Acquisition:
Acquisition is taking possession of another company (may also be sometimes referred to as a Takeover or a Buyout). Acquisitions may happen through share purchase, where the ‘Acquirer’ buys the target company’s shares from its shareholders, or by asset purchase, where the acquirer buys the target company’s assets. The acquirer acquirers the target company with all its assets and liabilities. An acquisition is characterized by the purchase of a company by a more resourceful company, and this does not have to be ‘mutual decision’.
Example: Uber’s Southeast Asian business was acquired by their Singapore-based rival Grab, arguably the largest acquisition completed by a Southeast Asian company. The deal allowed Uber to own 27.5% stake in the merged entity.
Joint Venture:
Joint Venture (JV) is two or more businesses joining together under a contractual agreement to conduct a specific business enterprise, and sharing profits and losses. The JV is for a specific project or purpose only, rather than for a continuing business relationship.
Example: TireHub LLC, one of the largest tire distributor and wholesalers, is the result of joint venture between The Goodyear Tire & Rubber Company and Bridgestone Americas, Inc.
Strategic Alliance:
Strategic Alliance is a partnership of one company with another in which it combines efforts to achieve a specific objective. For example, securing a better price by ordering in bulk together. The ultimate objective of such alliances is to reduce risk and increase leverage.
Example: Spotify, the music, podcast, and video streaming service partnered with ride-hailing service Uber to create ‘a soundtrack for your ride’. This was a great example of a Strategic Alliance between two very different companies with same objective – to earn more users.
Partnerships:
Partnerships are businesses in which two or more companies or individuals carry on a continuing business for profit as co-owners. It must be noted that legally, a partnership is not regarded as a single entity.

Advantages and disadvantages of industry consolidation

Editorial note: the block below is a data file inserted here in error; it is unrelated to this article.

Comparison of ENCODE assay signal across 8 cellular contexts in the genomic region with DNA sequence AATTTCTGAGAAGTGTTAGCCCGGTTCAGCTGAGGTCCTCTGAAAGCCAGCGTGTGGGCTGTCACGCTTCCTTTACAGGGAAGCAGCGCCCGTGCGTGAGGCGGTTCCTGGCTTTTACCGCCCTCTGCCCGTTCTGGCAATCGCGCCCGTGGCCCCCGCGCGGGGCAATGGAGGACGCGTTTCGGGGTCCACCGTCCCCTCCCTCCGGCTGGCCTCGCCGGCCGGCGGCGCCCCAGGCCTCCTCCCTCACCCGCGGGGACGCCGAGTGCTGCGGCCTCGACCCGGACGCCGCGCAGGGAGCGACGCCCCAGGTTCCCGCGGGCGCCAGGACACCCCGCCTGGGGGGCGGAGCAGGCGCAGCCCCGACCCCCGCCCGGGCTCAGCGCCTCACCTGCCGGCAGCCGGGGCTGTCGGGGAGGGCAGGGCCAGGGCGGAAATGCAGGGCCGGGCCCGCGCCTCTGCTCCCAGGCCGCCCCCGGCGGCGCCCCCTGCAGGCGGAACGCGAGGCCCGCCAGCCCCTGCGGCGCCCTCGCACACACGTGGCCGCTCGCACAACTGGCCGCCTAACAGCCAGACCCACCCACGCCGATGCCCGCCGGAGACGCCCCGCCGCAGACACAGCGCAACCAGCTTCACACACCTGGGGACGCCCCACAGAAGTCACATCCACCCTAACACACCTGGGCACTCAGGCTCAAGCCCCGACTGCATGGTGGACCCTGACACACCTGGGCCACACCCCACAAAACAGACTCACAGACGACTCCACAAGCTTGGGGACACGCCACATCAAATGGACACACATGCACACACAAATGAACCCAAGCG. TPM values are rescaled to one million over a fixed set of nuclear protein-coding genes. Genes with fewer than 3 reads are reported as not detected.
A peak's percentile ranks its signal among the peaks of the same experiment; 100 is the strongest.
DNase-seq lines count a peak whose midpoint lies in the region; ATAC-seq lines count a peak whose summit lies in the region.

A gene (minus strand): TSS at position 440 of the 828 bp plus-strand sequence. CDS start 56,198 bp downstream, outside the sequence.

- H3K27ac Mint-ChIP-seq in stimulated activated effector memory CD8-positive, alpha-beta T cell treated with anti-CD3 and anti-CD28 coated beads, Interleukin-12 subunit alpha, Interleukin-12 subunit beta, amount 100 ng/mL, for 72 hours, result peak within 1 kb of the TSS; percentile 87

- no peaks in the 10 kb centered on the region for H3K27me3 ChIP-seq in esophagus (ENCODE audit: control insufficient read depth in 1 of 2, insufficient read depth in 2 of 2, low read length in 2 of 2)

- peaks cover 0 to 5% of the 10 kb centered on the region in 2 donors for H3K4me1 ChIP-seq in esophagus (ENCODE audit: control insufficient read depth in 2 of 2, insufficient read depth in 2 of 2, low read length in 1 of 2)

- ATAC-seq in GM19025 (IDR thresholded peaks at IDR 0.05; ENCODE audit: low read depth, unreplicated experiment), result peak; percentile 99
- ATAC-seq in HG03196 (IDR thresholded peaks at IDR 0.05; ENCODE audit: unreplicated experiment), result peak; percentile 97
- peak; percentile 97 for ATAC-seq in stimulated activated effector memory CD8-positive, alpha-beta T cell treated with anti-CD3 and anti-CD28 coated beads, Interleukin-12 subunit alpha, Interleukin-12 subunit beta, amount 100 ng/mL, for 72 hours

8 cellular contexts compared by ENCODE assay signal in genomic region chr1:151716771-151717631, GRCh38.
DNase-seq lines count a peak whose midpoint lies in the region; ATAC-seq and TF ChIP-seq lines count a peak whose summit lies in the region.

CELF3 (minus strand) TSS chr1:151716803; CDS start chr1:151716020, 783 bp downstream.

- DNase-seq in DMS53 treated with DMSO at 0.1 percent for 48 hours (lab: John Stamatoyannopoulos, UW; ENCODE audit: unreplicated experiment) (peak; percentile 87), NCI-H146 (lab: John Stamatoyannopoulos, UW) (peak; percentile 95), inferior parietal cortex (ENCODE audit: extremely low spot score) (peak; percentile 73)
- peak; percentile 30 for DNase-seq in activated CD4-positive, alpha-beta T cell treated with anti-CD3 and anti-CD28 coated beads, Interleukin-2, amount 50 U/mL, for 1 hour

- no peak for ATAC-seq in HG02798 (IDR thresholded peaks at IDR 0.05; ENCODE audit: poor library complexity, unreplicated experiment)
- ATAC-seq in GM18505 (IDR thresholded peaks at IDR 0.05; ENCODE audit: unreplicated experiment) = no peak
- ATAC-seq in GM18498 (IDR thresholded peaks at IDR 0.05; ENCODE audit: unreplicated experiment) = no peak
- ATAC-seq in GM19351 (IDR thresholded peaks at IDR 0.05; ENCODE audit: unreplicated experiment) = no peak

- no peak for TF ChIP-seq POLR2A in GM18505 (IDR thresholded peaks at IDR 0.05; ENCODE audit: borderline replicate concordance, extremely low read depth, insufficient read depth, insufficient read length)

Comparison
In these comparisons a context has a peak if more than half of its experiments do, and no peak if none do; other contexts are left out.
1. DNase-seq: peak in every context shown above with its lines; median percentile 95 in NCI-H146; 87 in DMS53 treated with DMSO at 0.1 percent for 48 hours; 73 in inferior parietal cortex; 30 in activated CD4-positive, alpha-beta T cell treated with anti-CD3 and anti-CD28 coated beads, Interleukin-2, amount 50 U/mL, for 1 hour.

Industry consolidation can benefit the players mostly from the profitability point of view. The incumbents achieve profitability through the following ways.
Economies of Scale: The ‘consolidated’ companies gain from lower operating cost, lower SG&A, and lower material costs. At the same time, they are able to reach a wider market.
Market Power: As explained earlier, consolidations help companies in gaining more market share, resulting in a company’s monopoly power and enabling higher prices. However, this is also the reason why governments regulate such consolidations under the Anti-Trust Laws. It must be understood that companies may achieve bigger market share objectives, only if it happens in the same industry.
Improved Products: Theoretically, a stronger company will have more resources to spend on research & development (R&D), which may result in newer and more beneficial products. However, as a counter-argument, a strong company may not need to invest in product innovation and improvement if it operates near monopoly level, simply because it has no incentive to do so.
There are some disadvantages of consolidation too, as listed below.
From the consumers’ point of view, more market competition is a good thing, because they are able to secure attractive prices for their purchase. However, as industry consolidates, the incumbents start to gain more power, thereby making purchases costlier for the consumers. When the industry reaches Stage 4, the industry functions more like an ‘Oligopoly’, a state of limited competition, in which a market is shared by a small number of producers or sellers. The market players can collude and ‘settle’ for the final price of their goods and services.